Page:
There are two primary kinds of mediation in Texas. The mediation model historically used in litigation disputes is the most common method. It offers the parties a chance to tell their stories to a neutral third party, the mediator, who assists both sides in reaching a resolution. It facilitates settlement, and is less stressful than going to court. In Texas, the mediator is normally an attorney. At Hance | Wickham, we typically use mediators who are attorneys specialized in family law (frequently ex-judges) for this kind of mediation process. Mediation usually takes place in the mediator's office with a client and his or her attorney in one room and the other client and attorney in another room (called caucusing). The mediator caucuses with each side, taking proposals back and forth, in an effort to find each party's best compromise position. These mediations normally start in the morning and continue on the same day as long as necessary.
When an agreement is reached, the attorneys draw up a mediated settlement agreement (the "MSA") which is irrevocable and enforceable if it meets the requirements set forth in the Texas Family Code. All parties and their attorneys sign this agreement just as if it were a divorce decree. The mediated settlement agreement is then incorporated into a Final Decree of Divorce, which is presented to the court.
In contrast to Collaborative Family Law, the mediator and the lawyers do not share the risk of failing to reach a settlement. Further, the mediator only has limited influence on parties who are being unreasonable or stonewalling. This model of mediation is also rather expensive because the parties are paying the mediator's fee as well as their attorneys' hourly rates. However, if it settles, the costs of going to trial are eliminated.
Another kind of mediation is practiced by non-lawyers (and some lawyers), and is commonly called pre-litigation mediation. In this model, the parties remain in the same room with the mediator, and the process is generally divided into multiple two to three hour sessions. The parties may or may not have attorneys, but the attorneys do not normally attend the mediation sessions. A good mediator is essential to the success of this process. If you are interested in determining if it might work for you, ask us in your initial consultation. We are also available to act as a coach or consultant to you if you choose to use this kind of mediation.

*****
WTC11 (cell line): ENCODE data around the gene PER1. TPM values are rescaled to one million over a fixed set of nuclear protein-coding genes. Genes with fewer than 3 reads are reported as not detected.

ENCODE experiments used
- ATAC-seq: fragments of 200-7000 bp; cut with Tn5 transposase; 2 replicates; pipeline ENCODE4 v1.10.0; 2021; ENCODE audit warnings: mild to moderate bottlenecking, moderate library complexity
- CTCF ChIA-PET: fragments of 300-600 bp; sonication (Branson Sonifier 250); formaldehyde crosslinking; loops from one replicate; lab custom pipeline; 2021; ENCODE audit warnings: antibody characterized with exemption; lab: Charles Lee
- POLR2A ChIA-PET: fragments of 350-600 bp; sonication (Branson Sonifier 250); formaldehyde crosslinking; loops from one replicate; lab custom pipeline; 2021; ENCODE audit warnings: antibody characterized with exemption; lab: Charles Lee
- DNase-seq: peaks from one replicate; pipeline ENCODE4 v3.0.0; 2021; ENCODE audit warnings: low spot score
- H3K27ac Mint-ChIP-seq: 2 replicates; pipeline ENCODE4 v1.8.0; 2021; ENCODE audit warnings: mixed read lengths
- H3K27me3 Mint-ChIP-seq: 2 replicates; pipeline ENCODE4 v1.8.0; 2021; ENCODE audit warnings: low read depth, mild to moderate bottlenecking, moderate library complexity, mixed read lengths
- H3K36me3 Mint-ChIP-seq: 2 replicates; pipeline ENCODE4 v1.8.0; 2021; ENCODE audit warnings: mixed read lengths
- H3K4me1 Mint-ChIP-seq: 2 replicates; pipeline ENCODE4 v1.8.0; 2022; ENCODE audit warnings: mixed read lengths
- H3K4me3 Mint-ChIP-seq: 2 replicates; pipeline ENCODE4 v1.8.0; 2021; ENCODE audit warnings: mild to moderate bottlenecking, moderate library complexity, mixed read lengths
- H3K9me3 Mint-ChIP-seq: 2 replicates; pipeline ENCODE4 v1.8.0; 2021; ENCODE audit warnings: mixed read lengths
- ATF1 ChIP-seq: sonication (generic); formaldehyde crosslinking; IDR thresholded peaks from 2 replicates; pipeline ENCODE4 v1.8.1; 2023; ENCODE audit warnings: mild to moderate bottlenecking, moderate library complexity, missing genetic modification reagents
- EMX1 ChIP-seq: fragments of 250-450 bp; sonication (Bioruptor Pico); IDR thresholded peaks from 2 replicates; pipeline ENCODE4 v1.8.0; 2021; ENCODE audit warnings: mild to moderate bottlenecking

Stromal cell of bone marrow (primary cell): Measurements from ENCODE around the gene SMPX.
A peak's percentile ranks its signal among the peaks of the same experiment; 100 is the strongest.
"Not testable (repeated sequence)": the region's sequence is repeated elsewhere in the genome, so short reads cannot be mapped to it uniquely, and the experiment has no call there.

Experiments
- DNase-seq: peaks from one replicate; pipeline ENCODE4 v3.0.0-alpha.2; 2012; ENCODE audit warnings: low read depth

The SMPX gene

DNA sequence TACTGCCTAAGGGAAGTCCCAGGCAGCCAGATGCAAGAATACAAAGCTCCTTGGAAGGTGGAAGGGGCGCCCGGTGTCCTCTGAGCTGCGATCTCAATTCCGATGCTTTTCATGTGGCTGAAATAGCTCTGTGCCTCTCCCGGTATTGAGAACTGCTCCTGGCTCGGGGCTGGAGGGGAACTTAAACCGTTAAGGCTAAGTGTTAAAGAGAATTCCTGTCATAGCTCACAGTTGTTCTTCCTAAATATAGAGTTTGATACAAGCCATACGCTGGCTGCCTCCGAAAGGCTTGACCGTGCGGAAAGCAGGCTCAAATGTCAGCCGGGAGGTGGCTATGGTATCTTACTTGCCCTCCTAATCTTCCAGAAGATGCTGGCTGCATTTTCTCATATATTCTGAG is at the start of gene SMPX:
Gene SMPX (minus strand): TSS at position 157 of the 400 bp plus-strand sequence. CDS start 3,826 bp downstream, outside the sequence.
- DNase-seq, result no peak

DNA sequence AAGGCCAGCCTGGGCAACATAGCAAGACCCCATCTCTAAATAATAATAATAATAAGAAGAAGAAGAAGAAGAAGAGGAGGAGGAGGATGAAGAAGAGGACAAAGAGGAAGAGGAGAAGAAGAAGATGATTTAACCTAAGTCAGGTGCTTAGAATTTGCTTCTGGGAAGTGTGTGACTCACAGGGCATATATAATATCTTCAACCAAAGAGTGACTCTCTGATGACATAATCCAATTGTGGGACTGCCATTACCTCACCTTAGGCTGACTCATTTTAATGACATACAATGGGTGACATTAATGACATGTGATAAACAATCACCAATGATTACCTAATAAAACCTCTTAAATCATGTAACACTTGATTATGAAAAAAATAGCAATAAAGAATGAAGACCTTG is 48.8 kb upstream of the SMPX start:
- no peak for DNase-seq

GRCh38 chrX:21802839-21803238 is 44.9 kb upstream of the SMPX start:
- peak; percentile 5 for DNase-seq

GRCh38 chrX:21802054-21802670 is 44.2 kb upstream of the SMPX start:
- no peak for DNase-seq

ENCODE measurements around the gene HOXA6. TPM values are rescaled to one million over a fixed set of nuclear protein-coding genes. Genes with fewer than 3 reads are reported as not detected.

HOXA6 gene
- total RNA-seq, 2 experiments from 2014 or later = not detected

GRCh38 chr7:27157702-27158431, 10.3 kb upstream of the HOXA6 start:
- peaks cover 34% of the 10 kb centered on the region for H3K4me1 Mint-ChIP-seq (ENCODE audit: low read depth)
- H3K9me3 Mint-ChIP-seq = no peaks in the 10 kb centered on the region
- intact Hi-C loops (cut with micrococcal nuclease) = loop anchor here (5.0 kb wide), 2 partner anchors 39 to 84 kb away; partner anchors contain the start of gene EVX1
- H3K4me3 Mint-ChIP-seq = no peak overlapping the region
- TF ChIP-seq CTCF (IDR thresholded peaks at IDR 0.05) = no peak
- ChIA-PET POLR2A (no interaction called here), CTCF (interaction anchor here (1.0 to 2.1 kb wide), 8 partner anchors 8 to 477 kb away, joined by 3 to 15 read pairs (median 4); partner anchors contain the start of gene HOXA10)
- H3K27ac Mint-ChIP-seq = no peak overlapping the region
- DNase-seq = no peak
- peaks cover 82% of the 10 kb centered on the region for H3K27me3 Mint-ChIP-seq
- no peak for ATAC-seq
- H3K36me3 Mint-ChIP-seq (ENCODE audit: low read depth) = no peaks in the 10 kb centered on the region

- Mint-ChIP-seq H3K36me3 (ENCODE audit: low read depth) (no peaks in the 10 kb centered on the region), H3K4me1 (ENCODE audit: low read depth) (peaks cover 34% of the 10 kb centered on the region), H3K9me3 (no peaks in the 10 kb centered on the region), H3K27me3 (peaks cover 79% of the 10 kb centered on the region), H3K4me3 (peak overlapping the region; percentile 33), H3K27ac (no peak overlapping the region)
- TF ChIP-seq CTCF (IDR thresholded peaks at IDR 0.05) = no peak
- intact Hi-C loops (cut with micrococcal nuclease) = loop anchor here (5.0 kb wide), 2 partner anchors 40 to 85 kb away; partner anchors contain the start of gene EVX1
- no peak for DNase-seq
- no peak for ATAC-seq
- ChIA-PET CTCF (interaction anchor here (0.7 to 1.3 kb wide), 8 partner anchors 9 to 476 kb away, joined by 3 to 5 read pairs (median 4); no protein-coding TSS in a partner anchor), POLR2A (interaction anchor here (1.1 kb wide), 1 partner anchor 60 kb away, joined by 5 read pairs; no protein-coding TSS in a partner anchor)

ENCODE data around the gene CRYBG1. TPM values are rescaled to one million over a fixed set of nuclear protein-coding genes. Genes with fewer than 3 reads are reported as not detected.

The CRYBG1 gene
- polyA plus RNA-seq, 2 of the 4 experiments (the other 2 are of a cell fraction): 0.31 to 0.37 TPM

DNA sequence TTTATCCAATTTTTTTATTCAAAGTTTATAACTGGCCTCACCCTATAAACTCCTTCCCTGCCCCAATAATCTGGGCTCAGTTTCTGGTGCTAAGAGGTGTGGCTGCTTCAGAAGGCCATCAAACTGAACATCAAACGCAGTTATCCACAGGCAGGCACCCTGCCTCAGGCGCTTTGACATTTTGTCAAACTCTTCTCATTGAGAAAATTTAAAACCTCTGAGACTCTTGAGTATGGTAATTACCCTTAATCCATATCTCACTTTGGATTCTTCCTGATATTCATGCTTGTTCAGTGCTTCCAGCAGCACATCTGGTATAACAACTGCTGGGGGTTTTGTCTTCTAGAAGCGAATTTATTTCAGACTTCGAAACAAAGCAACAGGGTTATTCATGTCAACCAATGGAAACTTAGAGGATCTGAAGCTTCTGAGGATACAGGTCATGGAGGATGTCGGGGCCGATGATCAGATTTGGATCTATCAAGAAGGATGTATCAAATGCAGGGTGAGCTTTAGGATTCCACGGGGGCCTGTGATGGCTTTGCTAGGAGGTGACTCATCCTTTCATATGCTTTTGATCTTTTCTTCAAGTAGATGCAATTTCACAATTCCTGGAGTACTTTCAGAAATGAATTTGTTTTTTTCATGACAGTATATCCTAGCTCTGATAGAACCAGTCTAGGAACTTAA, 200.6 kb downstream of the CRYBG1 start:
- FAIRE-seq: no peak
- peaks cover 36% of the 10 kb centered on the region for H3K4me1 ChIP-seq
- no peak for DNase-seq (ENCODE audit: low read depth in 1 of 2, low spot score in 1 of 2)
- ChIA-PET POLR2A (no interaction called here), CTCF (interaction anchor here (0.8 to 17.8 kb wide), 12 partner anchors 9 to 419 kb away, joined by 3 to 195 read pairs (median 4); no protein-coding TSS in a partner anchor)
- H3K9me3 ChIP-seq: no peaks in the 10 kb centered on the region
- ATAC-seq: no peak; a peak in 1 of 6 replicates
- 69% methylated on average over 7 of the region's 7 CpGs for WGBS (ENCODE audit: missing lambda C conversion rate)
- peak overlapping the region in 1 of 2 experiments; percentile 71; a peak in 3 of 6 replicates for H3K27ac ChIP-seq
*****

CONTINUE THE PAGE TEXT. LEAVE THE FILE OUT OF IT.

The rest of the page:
In this representation, the lawyer takes on the role of "coach" for the client who is mediating without lawyers present. Since the lawyer is still considered by most to be the primary resource for legal decision making, many clients are seeking lawyers who are knowledgeable and supportive of Alternate Dispute Resolution procedures, and who are willing to represent them on a limited basis throughout the mediation process. Some parties who go directly to a mediator to work out their family law problems would like to have an attorney to consult with before, during and after mediation to make sure they are making reasonable decisions. This meets the client's goal of controlling their family dispute, but also gives them a level of protection of their legal rights. Some clients will only want the lawyer to review the final agreement. Others will want the lawyer to help identify and select the mediator; review and negotiate the terms of the mediation agreement; suggest a proposed agenda for the sessions; review the progress of the sessions; refer to outside forensic experts; have direct contact with the mediator to better explain the client's position; draft the final documents; and generate ancillary closing documents (or only certain of these responsibilities).
About the mediator
Larry Hance began mediating family law disputes in 1990 and has maintained a high settlement rate in his practice. His initial training was in the caucus, positional bargaining model, but he sought a more effective approach for families. After taking a several year hiatus from mediating, he attended two additional advanced mediation trainings: The American Academy of Matrimonial Lawyers Advanced Mediation Training in 1999; and the Harvard Law School Negotiation Project Advanced Mediation Training in 2000. With this additional training and independent research he has done in the area of negotiation and problem-solving, Larry is delighted to be mediating once again and offering this additional option to clients. He is willing to mediate in the caucus model described above, but prefers the pre-litigation model, when the parties and attorneys are willing.